Who doesn't love a good horror story? Authors like Stephen King have made a very nice living by scaring readers and moviegoers out of their wits. Horror, in fact, has one of the most avidly devoted fanbases you'll find anywhere on the blogosphere.
Horror also covers a surprisingly wide spectrum of styles, ranging from creepy, psychological thrillers to all-out splatterfests where little, if anything, is left to the imagination in the way of guts and gore.
In the seventies, the horror bar was significantly raised with the release of The Exorcist, a film which covered demonic possession so graphically that many parents forbade their children to see the film. By the late seventies and early eighties, horror had spawned a new sub-genre of "slasher" films like the Halloween and Friday The 13th series, which featured maniacal killers picking off young sex-crazed teenagers one by one.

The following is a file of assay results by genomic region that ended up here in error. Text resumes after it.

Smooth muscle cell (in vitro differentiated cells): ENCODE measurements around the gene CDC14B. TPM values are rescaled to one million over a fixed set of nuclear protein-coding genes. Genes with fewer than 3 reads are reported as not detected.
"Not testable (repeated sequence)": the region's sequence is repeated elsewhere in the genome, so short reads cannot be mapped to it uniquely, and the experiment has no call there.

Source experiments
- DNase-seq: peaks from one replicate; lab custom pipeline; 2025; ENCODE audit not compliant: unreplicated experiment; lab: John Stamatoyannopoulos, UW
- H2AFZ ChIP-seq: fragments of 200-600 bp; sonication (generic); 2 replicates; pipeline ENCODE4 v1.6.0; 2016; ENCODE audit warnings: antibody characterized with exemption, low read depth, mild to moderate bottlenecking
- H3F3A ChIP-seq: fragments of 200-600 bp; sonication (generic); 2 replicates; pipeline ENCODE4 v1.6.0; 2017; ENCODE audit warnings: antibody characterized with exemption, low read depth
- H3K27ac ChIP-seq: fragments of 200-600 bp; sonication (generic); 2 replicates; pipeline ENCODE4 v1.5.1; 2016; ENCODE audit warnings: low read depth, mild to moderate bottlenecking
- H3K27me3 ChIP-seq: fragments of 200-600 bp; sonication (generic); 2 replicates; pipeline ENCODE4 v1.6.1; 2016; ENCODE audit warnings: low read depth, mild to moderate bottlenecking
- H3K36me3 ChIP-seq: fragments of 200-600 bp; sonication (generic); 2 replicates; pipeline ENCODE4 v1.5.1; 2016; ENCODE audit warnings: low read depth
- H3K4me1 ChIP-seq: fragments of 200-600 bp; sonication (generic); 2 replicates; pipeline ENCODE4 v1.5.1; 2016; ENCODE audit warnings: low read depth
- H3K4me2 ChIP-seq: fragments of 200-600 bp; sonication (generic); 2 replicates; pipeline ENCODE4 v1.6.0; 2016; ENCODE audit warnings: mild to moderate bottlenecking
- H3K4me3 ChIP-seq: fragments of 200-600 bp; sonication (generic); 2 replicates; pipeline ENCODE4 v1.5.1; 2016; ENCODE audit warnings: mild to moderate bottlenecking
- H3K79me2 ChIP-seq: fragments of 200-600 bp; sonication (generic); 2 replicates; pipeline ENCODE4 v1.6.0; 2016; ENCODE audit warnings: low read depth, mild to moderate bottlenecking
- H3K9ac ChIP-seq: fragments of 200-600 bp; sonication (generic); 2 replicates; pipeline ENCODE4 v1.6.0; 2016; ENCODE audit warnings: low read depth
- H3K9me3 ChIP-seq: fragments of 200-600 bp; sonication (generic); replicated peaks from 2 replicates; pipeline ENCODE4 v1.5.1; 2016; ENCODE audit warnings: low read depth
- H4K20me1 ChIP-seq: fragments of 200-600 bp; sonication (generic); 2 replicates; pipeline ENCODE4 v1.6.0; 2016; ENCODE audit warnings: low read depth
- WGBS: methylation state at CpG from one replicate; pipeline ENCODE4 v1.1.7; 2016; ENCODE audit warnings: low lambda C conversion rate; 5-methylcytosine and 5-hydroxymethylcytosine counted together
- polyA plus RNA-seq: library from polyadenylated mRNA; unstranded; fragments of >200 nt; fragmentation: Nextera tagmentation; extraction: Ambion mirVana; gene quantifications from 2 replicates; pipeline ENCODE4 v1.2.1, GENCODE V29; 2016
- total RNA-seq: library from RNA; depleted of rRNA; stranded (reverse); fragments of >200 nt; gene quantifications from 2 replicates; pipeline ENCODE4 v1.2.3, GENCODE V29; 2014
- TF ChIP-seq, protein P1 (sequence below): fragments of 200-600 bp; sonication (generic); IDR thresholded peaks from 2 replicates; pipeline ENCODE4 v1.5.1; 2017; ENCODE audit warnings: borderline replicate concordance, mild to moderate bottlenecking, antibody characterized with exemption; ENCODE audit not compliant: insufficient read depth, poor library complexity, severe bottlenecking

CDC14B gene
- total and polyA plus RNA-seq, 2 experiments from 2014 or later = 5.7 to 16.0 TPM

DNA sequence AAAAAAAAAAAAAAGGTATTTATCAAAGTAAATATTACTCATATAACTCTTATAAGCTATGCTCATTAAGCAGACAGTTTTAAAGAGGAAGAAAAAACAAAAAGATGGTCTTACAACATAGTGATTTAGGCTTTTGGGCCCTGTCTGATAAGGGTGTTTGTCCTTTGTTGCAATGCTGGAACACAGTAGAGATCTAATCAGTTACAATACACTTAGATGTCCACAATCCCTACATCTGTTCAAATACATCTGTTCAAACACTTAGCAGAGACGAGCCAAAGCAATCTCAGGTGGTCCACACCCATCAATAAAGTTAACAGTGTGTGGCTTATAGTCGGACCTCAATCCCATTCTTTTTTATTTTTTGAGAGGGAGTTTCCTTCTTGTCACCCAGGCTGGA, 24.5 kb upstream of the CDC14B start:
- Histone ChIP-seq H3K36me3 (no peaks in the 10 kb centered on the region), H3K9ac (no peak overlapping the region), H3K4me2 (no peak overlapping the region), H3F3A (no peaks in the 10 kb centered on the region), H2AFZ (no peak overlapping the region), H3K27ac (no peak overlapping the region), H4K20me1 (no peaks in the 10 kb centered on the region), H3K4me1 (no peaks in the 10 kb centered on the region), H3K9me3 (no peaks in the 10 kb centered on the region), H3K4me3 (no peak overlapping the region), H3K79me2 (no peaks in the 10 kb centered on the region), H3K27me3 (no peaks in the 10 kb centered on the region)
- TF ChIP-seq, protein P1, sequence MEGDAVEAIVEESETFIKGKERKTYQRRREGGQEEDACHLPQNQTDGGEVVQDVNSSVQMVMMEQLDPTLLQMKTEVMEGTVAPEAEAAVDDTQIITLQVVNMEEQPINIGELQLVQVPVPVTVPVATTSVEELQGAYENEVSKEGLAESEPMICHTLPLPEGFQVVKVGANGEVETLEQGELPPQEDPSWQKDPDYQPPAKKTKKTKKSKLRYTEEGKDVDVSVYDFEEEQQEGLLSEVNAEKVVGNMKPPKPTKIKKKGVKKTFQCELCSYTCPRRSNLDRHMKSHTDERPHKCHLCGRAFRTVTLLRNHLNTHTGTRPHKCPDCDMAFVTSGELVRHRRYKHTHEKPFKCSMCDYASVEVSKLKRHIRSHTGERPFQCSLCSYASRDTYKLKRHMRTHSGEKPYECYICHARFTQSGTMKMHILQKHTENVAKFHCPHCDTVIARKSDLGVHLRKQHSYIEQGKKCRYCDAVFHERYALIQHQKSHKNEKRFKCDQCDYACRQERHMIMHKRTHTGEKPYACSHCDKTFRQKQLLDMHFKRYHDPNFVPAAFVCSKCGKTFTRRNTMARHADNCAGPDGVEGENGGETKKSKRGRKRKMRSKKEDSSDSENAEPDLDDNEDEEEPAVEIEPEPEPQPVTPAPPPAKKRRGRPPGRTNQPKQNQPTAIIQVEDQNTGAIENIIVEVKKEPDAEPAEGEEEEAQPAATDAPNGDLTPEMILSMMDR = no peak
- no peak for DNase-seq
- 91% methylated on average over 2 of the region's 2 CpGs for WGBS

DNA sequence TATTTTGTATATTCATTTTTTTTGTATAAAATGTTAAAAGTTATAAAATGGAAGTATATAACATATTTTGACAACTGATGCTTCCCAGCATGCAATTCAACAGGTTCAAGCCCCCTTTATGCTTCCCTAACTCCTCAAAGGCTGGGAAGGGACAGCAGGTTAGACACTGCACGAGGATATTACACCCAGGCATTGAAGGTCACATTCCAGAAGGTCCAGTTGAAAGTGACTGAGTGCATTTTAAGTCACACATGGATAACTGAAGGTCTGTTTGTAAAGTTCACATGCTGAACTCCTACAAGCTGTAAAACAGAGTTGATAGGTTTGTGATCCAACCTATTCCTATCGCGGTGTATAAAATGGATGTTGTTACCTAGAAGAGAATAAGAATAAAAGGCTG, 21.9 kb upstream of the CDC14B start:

The Nightmare On Elm Street series took this to a borderline comical level with the introduction of Freddie Krueger and his knife-wielding gloved fingertips. More recently, films like Saw and Hostel have upped the gore factor to such a degree some critics have labeled them as "torture-porn."